Mature Staphylococcus epidermidis (ATCC 35984) biofilms were exposed to each concentration of the four irrigation solutions for three exposure times (1, 5, 10 minutes) in triplicate for a total of (3 + 4 + 3 + 1) x 3 x 3 = 108 specimens. Normal saline with no active antimicrobial agent was used as a negative control. Wells with no biofilm were used as a positive control on each plate. After exposure to an irrigation solution, remaining viable bacteria were detected on 21-day subcultures [6].

Biofilms were grown by propagating a single colony of S epidermidis (ATCC 35984) for 18 hours at 37o C in 5 mL of glucose-enriched tryptic soy broth (TSB; 1 wt% glucose by adding 7.34 mg glucose per mL of TSB; Becton Dickinson, Franklin Lakes, NJ, USA). The S epidermidis suspension was diluted 1:100 with the TSB with glucose and incubated in 96-well plates (Sarstedt, Newton, MA, USA) for 7 days to form mature biofilms [12]. The growth media was removed and the biofilm was gently rinsed with sterile deionized water to remove residual media and planktonic bacteria before exposure to an irrigation solution. Chlorhexidine solutions were prepared by diluting chlorhexidine gluconate 4% solution (Scrub Care® Exidine 4% solution; CareFusion Leawood, Shawnee Mission, KS, USA) with deionized water to concentrations of 0.025%, 0.05%, and 0.1%. Povidone-iodine solutions were prepared by diluting povidone-iodine 10% solution (Scrub Care® Povidone Iodine Topical Solution Paint; CareFusion Leawood) with deionized water to concentrations of 0.35%, 1%, 3.5%, and 10%. Sodium hypochlorite solutions were prepared by diluting bleach (Clorox®; The Clorox Company, Oakland, CA, USA) with deionized water to concentrations of 0.125%, 0.25%, and 0.5%. Triple antibacterial solution was prepared in the hospital pharmacy to concentrations of bacitracin 50,000 IU/L, gentamicin 80 mg/L, and polymyxin 500,000 IU/L.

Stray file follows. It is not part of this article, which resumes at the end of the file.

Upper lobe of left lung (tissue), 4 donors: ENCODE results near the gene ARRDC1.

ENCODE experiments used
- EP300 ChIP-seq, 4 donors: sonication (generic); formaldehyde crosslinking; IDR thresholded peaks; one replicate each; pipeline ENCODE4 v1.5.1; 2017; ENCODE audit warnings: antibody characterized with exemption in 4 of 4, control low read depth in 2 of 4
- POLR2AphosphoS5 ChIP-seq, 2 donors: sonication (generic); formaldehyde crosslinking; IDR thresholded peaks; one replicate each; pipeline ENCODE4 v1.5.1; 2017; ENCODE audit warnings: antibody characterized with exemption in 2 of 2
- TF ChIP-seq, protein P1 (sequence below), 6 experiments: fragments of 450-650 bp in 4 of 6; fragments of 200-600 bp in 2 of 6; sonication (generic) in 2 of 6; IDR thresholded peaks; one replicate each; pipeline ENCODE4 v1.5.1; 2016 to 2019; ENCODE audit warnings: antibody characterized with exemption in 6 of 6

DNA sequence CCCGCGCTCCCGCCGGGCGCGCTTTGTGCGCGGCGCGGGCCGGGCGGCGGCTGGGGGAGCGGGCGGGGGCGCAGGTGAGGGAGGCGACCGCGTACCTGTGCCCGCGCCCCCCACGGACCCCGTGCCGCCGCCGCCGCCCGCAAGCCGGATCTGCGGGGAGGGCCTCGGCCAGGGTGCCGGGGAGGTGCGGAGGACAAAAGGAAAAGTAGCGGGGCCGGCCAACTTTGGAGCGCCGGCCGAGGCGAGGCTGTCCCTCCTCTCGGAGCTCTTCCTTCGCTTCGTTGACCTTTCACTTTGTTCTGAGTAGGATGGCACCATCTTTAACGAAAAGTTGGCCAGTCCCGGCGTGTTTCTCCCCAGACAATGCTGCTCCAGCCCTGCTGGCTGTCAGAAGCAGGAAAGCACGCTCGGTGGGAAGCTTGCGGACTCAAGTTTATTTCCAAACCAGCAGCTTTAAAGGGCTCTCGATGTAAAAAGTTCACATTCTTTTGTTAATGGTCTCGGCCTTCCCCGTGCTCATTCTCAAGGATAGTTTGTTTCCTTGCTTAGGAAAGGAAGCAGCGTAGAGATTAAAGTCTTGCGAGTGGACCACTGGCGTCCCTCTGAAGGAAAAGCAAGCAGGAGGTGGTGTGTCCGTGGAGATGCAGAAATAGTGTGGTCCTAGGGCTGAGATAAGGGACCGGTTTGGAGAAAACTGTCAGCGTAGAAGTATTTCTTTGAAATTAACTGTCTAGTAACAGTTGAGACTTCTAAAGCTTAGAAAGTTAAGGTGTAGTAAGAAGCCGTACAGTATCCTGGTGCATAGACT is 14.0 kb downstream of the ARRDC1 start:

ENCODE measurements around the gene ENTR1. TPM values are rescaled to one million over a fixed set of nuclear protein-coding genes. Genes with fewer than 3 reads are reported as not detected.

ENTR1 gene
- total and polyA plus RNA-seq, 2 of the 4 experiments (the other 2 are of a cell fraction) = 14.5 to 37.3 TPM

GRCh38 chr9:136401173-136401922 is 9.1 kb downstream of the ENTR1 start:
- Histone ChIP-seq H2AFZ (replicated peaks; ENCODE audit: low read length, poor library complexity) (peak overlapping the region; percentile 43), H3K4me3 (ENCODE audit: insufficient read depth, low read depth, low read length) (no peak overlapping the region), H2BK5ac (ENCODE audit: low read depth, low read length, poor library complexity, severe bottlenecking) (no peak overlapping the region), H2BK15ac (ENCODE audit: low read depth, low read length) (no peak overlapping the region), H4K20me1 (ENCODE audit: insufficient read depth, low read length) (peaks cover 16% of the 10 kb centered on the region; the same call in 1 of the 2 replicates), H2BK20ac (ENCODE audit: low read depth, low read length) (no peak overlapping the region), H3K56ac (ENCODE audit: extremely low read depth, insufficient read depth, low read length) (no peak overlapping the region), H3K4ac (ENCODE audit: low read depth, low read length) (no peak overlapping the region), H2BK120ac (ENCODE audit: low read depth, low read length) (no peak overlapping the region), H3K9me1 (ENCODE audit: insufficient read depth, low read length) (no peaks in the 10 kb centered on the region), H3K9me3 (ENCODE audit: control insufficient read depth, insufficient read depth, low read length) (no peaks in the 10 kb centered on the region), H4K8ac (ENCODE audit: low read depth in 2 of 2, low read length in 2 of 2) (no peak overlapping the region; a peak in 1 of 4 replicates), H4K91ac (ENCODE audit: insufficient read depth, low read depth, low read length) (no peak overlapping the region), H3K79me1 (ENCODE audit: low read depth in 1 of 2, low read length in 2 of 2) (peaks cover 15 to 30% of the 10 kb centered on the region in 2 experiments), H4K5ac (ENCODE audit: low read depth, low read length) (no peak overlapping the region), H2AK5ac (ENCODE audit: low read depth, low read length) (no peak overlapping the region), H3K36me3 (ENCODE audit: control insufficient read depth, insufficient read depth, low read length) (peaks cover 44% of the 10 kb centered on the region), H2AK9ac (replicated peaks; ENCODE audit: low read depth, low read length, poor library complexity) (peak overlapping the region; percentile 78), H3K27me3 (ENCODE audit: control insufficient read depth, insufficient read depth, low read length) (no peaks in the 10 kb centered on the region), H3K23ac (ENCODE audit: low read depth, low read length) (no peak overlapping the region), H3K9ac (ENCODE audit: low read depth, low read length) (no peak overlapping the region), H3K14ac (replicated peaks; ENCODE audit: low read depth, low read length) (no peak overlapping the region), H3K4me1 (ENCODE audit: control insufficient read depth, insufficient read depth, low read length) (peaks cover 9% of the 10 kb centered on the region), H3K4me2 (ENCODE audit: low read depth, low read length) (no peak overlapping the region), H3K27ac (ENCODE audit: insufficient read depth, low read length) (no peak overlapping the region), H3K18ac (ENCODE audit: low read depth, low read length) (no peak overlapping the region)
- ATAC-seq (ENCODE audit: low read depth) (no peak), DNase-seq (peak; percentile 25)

Exposure to irrigation solutions was accomplished by replacing the growth media with one of the concentrations of each irrigation solution or a control for 1, 5, and 10 minutes in triplicate.

After exposure, the irrigation solutions were removed and the biofilms were gently rinsed with deionized water, then 200 μL of TSB with glucose was placed in each well and the biofilm was physically scraped from the bottom surface with a micropipette (Eppendorf Reference®; Eppendorf, Hauppauge, NY, USA). The biofilm suspension was transferred to test tubes, vortexed on setting 10 for 30 seconds (Mini Vortexer; VWR, Radnor, PA, USA), sonicated at 40 kHz for 1 minute (Aquasonic Model 75D; VWR) to disrupt biofilm structure, vortexed on setting 10 for an additional 30 seconds, then incubated at 37° C for 21 days. Visual turbidity caused by growth of surviving biofilm organisms was documented as “not effective” to eradicate all viable bacteria (Fig. 1) [6, 29]. Growth was assessed daily for each well up to Day 21.

Fig. 1
Fig. 1:
Visual turbidity of a subculture from the biofilm after exposure to an irrigation solution as seen in the tube on the left was considered persistence of viable bacteria and not effective to eradicate all viable bacteria. The tube on the right is clear with no visible turbidity at 21 days, which was considered negative for growth or effective at eradication of all viable bacteria from the biofilm.

Failure to eradicate all bacteria in any of the three replicates was considered to be “not effective” for that respective solution, concentration, and exposure time. The subculture data were considered to be nominal (effective or not effective), so the replicates were not averaged [6]. The lowest effective concentration and exposure time for each irrigation solution were tabulated.

Results

The minimum effective concentration and exposure time combinations were 0.05% chlorhexidine for 1 minute, 3.5% povidone-iodine for 10 minutes, and 10% povidone-iodine for 1 minute (Table 1). All exposure times of lower concentrations of chlorhexidine and povidone-iodine and all concentrations and all exposure times of sodium hypochlorite and triple antibacterial solution were not effective. All positive controls were effective and all negative controls were not effective (Table 2).

Table 1.
Table 1.:
Minimum concentration (wt%) of irrigation solution that was effective at eradication of Staphylococcus epidermidis from biofilm.
Table 2.
Table 2.:
Bacterial eradication by irrigation agent

Discussion